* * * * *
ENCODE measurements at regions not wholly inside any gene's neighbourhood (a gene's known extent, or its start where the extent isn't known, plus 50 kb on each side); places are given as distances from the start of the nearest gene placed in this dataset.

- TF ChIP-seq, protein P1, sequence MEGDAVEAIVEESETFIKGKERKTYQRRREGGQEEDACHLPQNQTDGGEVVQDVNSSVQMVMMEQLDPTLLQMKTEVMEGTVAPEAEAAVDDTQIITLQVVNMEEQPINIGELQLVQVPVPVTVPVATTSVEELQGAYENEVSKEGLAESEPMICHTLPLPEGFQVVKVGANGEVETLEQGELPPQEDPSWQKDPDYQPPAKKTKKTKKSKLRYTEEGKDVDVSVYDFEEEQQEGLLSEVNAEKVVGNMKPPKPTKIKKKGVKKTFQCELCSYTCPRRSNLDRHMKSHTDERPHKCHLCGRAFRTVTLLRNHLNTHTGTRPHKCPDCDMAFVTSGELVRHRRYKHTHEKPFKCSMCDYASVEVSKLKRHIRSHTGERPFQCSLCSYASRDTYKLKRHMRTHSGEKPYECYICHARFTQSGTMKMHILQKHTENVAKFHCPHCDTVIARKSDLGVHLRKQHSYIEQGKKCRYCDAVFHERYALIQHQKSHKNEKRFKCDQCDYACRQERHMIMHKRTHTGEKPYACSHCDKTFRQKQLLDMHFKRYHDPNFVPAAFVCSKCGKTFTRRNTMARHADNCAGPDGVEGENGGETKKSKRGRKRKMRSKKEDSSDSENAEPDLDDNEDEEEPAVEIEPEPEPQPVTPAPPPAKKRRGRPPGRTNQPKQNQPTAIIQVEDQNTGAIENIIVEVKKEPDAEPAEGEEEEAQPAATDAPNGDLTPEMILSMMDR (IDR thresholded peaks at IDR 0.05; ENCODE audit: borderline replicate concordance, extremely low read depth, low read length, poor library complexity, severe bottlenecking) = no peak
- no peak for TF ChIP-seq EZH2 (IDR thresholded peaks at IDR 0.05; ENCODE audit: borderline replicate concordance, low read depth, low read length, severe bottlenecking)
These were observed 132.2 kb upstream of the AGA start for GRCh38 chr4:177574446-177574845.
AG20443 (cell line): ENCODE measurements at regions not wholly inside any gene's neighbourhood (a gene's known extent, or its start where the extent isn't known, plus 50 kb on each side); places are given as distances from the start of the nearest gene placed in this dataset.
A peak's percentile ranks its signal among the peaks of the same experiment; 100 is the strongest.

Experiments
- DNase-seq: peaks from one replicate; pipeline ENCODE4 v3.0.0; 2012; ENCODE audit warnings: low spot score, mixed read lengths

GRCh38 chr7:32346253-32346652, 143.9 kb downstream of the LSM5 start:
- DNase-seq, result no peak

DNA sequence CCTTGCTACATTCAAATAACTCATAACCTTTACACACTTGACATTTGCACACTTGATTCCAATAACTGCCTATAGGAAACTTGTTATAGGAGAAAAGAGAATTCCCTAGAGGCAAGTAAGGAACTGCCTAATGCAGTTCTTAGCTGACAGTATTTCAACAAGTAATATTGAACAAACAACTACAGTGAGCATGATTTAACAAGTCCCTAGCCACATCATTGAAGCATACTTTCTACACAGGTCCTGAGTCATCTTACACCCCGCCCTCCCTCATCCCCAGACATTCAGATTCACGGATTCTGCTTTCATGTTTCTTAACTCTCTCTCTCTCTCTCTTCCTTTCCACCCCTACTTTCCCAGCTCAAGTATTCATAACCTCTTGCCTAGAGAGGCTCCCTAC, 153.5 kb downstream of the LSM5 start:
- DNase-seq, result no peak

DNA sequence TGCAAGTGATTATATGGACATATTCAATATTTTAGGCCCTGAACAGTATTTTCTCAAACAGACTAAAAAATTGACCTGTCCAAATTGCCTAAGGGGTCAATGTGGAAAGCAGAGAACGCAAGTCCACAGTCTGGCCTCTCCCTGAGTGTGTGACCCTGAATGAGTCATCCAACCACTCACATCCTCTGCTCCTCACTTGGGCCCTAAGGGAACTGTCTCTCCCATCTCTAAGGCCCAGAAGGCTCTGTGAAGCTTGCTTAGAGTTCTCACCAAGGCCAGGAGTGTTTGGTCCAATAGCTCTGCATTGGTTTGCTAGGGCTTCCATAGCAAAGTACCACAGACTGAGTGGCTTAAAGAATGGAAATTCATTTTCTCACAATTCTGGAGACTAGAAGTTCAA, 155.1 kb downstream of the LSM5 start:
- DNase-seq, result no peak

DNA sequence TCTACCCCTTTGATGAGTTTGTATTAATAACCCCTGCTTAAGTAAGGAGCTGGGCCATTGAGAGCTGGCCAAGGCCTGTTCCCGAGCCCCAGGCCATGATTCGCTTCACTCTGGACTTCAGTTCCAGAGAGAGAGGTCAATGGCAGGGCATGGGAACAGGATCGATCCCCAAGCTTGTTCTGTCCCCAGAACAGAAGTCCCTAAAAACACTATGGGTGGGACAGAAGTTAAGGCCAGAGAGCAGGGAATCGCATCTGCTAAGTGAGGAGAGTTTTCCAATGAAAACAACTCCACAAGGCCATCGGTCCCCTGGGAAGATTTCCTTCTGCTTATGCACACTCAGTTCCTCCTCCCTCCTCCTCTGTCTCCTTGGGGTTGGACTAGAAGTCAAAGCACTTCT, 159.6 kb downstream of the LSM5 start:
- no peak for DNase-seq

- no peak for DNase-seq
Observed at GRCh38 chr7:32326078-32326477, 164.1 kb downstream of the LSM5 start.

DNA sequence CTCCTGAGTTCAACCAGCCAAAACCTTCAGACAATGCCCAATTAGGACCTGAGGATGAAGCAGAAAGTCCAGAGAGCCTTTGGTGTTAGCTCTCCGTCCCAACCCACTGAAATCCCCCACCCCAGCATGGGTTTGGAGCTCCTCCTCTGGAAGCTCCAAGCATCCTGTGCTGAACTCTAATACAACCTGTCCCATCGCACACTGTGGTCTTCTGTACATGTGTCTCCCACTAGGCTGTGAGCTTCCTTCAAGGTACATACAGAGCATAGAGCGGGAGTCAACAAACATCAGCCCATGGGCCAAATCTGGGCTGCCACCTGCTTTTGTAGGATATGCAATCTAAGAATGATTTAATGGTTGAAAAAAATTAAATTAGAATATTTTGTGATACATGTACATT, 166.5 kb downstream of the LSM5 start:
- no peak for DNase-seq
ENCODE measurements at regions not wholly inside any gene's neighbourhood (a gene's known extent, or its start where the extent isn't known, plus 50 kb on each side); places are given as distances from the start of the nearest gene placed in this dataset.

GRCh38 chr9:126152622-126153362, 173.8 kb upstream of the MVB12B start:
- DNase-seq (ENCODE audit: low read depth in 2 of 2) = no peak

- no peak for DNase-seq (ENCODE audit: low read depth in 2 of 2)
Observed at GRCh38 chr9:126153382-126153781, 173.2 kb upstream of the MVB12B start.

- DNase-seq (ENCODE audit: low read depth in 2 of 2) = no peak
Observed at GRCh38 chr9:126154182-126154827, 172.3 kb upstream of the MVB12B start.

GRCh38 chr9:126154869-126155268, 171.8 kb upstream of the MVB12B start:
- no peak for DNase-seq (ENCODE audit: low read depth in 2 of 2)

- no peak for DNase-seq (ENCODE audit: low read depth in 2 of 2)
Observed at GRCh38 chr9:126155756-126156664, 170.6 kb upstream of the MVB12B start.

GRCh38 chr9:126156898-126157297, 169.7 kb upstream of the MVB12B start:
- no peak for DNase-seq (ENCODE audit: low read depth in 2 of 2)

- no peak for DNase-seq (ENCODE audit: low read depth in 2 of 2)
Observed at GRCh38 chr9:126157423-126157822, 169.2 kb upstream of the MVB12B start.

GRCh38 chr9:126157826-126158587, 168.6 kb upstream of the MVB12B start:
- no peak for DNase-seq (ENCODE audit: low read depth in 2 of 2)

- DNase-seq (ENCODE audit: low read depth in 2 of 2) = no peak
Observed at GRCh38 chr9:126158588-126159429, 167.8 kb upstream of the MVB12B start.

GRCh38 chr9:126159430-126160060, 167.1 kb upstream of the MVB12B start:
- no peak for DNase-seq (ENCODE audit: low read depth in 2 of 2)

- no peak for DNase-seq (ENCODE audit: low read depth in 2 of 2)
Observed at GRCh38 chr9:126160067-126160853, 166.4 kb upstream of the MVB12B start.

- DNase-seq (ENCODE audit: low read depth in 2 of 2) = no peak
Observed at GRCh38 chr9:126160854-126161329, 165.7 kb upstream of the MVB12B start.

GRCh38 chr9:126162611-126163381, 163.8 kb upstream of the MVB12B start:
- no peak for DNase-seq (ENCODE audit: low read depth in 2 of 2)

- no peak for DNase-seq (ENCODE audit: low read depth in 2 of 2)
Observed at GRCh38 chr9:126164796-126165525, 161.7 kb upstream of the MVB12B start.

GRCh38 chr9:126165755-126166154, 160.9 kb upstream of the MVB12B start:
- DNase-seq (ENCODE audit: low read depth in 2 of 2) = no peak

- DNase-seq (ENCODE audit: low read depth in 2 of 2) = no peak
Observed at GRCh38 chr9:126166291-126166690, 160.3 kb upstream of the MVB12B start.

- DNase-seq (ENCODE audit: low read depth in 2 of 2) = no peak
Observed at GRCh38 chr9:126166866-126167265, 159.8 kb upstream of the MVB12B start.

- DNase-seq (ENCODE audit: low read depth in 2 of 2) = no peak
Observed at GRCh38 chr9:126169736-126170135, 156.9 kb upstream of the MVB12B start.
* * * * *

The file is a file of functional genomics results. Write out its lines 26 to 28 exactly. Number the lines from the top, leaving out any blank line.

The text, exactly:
- DNase-seq (ENCODE audit: low read depth in 2 of 2) = no peak
Observed at GRCh38 chr9:126154182-126154827, 172.3 kb upstream of the MVB12B start.

GRCh38 chr9:126154869-126155268, 171.8 kb upstream of the MVB12B start: